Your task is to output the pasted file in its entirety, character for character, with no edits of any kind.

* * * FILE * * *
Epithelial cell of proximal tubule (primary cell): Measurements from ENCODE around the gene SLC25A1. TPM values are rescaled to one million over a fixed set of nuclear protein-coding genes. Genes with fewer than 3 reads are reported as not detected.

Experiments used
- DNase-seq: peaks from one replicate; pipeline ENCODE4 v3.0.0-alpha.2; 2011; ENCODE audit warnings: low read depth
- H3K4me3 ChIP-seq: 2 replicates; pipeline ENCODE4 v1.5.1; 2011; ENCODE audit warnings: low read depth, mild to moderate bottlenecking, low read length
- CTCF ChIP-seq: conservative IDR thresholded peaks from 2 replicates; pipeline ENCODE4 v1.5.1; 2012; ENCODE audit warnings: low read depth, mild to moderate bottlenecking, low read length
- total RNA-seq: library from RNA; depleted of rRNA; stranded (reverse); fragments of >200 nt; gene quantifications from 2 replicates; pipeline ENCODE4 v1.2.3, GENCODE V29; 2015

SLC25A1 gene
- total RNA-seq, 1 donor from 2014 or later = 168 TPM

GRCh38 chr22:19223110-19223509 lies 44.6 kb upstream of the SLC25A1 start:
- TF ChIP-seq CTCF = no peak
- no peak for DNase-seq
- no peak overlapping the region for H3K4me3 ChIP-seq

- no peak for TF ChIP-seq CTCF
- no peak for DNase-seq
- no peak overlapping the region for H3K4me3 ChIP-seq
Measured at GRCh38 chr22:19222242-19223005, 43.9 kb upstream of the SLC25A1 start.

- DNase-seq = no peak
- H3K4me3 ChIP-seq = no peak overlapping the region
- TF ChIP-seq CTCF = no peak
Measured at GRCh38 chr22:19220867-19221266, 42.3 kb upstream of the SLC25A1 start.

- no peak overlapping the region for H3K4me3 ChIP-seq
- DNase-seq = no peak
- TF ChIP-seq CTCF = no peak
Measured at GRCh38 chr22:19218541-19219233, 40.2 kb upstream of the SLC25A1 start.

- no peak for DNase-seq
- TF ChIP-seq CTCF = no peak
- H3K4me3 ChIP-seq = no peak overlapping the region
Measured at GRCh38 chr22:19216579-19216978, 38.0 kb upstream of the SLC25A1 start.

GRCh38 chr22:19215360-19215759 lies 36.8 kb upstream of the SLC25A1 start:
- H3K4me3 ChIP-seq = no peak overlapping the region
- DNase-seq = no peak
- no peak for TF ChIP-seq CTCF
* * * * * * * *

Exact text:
Epithelial cell of proximal tubule (primary cell): Measurements from ENCODE around the gene SLC25A1. TPM values are rescaled to one million over a fixed set of nuclear protein-coding genes. Genes with fewer than 3 reads are reported as not detected.

Experiments used
- DNase-seq: peaks from one replicate; pipeline ENCODE4 v3.0.0-alpha.2; 2011; ENCODE audit warnings: low read depth
- H3K4me3 ChIP-seq: 2 replicates; pipeline ENCODE4 v1.5.1; 2011; ENCODE audit warnings: low read depth, mild to moderate bottlenecking, low read length
- CTCF ChIP-seq: conservative IDR thresholded peaks from 2 replicates; pipeline ENCODE4 v1.5.1; 2012; ENCODE audit warnings: low read depth, mild to moderate bottlenecking, low read length
- total RNA-seq: library from RNA; depleted of rRNA; stranded (reverse); fragments of >200 nt; gene quantifications from 2 replicates; pipeline ENCODE4 v1.2.3, GENCODE V29; 2015

SLC25A1 gene
- total RNA-seq, 1 donor from 2014 or later = 168 TPM

GRCh38 chr22:19223110-19223509 lies 44.6 kb upstream of the SLC25A1 start:
- TF ChIP-seq CTCF = no peak
- no peak for DNase-seq
- no peak overlapping the region for H3K4me3 ChIP-seq

- no peak for TF ChIP-seq CTCF
- no peak for DNase-seq
- no peak overlapping the region for H3K4me3 ChIP-seq
Measured at GRCh38 chr22:19222242-19223005, 43.9 kb upstream of the SLC25A1 start.

- DNase-seq = no peak
- H3K4me3 ChIP-seq = no peak overlapping the region
- TF ChIP-seq CTCF = no peak
Measured at GRCh38 chr22:19220867-19221266, 42.3 kb upstream of the SLC25A1 start.

- no peak overlapping the region for H3K4me3 ChIP-seq
- DNase-seq = no peak
- TF ChIP-seq CTCF = no peak
Measured at GRCh38 chr22:19218541-19219233, 40.2 kb upstream of the SLC25A1 start.

- no peak for DNase-seq
- TF ChIP-seq CTCF = no peak
- H3K4me3 ChIP-seq = no peak overlapping the region
Measured at GRCh38 chr22:19216579-19216978, 38.0 kb upstream of the SLC25A1 start.

GRCh38 chr22:19215360-19215759 lies 36.8 kb upstream of the SLC25A1 start:
- H3K4me3 ChIP-seq = no peak overlapping the region
- DNase-seq = no peak
- no peak for TF ChIP-seq CTCF